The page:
By Paul Koch –
For thus said the Lord God, the Holy One of Israel,
“In returning and rest you shall be saved;
in quietness and in trust shall be your strength.”
But you were unwilling, and you said,
“No! We will flee upon horses;”
therefore you shall flee away;
and, “We will ride upon swift steeds;”
therefore your pursuers shall be swift.
A thousand shall flee at the threat of one;
at the threat of five you shall flee,
till you are left
like a flagstaff on the top of a mountain,
like a signal on a hill.
So here we stand on the threshold of a new year. It is without a doubt a time where we reflect on our past and ponder our future. Looking back, we try and decipher the events that had taken place wondering if in them we might find clues as to what the future year might bring. This text from Isaiah 30 is fitting for a country that will be going through another election cycle in the midst of threats from ISIS, worries about financial stability, and unpredictable weather patterns. As we face a world of instability, worry about how to protect our way of life or what parts of our routine we are willing to change for security, this ancient text stands as a bold reminder of where our hope truly lies.
It is all too easy, especially in the politics of our day, to get caught up in believing that if your guy or gal wins then we will be victorious. We believe that victory, and with it our confidence and security and hope, is tied into having the rights political party in charge or getting the legislature to go a particular way, or having the right bureaucrats on our side. The context of Isaiah 30 runs along similar lines. Here Israel is afraid and vulnerable. She is looking for security and strength, and so she begins to chase after the alliances of men. She turns to Egypt. They look to Egypt for there they find the military strength and shelter they need to protect themselves. Egypt! I mean our Lord’s great gift to his people was delivering them from that place and now they want to team up. Along the way they stop trusting that God will deliver them. They don’t believe that He will be their strength and comfort. They become guilty of a form of idolatry where the governments and bureaucracies of men become their hope.
Now instead of the activity and schemes of men, listen to what our Lord says, “In returning and rest you shall be saved; in quietness and in trust shall be your strength.” Salvation and strength isn’t found in the activity and political movements of men but in resting in our Lord. Victory will never be found in man. Oh sure, our party may win. Our agenda may be forwarded along to some sort of conclusion, but we will never attain real victory by it. There will always be sin and corruption in the efforts of the most well intentioned political movers. But the real shame is that we don’t heed the call of our Lord to rest in Him. Our Lord himself says, “You were unwilling, and you said, ‘No! we will flee upon horses; therefore you shall flee away.”
To rest in the Lord seems the most unnatural thing to do. It’s sounds like playing dead to prevent the bear from eating you. To just lie there, to rest, to do nothing means that you have no control, no ability to affect the outcome. So we balk at the idea. We get up from the ground and plan our strategy to survive the bear attack even if that strategy is to simply run. Anything is better than inactivity. Anything is better than being passive. So when it comes to our security we passionately listen to the political pundits and argue back to the radio the best course of action. When it comes to our confidence we look to the alliances of men, the works of the government, and the best use of force. And such things busy our hearts and minds. They fill us with great activity. But that activity has a habit of hiding the one thing they cannot provide. They cannot give us hope. Not a lasting hope, not an eternal hope.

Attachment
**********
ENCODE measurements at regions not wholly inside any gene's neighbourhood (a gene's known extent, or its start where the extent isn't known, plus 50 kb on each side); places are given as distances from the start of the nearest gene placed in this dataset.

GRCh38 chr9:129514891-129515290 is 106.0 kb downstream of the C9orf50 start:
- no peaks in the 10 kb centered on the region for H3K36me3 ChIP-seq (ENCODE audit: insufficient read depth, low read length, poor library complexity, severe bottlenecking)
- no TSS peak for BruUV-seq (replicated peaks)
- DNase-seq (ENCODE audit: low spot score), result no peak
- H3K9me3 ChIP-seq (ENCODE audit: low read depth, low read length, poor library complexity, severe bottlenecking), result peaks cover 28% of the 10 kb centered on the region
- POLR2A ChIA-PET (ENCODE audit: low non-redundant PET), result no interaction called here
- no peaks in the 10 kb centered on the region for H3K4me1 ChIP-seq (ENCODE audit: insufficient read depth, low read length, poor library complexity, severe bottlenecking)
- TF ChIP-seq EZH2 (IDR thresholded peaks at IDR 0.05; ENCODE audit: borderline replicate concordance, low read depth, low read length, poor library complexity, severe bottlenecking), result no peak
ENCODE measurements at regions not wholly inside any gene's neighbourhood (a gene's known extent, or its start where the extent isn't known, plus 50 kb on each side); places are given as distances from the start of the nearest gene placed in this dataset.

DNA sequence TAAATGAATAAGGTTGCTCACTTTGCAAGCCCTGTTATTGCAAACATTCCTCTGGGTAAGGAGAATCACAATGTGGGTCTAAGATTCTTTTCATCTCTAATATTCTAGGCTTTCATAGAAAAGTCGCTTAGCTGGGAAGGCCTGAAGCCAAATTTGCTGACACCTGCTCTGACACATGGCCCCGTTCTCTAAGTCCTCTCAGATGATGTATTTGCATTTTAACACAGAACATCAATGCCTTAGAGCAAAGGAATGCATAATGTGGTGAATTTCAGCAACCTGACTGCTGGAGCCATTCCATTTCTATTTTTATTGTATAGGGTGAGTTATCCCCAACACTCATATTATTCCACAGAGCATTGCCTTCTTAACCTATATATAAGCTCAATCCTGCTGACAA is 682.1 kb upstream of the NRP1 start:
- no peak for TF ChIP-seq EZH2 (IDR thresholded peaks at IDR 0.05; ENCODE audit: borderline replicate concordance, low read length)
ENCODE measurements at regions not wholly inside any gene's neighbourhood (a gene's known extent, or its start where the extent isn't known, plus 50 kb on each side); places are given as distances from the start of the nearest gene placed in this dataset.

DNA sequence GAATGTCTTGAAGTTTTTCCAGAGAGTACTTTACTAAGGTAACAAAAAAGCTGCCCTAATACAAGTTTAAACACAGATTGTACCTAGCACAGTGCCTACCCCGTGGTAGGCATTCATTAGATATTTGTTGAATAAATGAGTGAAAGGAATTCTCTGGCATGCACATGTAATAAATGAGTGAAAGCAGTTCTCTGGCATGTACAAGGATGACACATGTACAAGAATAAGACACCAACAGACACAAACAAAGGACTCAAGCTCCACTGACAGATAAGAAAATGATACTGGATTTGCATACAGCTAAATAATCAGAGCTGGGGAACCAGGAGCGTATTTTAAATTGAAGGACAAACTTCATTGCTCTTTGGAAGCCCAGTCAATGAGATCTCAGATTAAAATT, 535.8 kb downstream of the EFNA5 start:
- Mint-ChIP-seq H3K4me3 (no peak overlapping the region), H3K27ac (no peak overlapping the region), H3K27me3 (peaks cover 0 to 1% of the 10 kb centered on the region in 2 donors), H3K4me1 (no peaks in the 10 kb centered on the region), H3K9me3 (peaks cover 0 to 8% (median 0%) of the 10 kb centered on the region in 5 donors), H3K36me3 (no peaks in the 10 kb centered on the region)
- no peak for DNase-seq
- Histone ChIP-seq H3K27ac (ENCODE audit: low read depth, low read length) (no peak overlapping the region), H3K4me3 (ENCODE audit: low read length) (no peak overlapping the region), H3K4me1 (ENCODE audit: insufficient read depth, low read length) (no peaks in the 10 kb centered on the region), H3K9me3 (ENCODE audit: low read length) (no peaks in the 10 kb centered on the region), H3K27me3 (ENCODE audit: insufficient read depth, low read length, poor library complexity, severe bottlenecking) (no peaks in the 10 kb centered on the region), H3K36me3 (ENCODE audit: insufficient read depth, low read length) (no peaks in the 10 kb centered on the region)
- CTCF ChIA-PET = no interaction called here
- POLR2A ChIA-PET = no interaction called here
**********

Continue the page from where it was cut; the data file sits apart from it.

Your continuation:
Our Lord says through His prophet that those who run, those who flee, those who busy themselves believing that the works of men will give them the strength and security to bring about hope will end up being eaten by the bear. Actually what He says is that, “they will be left like a flagstaff on the top of a mountain, like a signal on a hill.” That is, they will be left alone and exposed, like a huge pole on a mountaintop. In the end there is nowhere left to hide. Nowhere we can safely run, apart from our Lord.
Who knows what this coming year will hold for us. There will be an election, there will be threats both foreign and domestic, there will be worries over families and our futures. And we will be tempted again and again to follow the example of God’s ancient children in putting our trust in the works of men. Embracing our former oppressors in hopes that they might save us. But salvation is not found in our activity. Eternal hope is not measured by how busy our hands are. True victory is found in Christ alone. True victory over sin, death and the power of the devil is accomplished completely by the working of another. Such a victory is a gift; a gift we receive by grace alone.
So we find there is strength in resting in the Lord. There is confidence in His embrace. This is not the position of a weak man hiding away from the world but rather a man who knows where true hope lies and so engages this world with a fearlessness found only in the saints of God. This, then, is how we will engage this coming year, with the reckless confidence of those who have already been given eternal victory.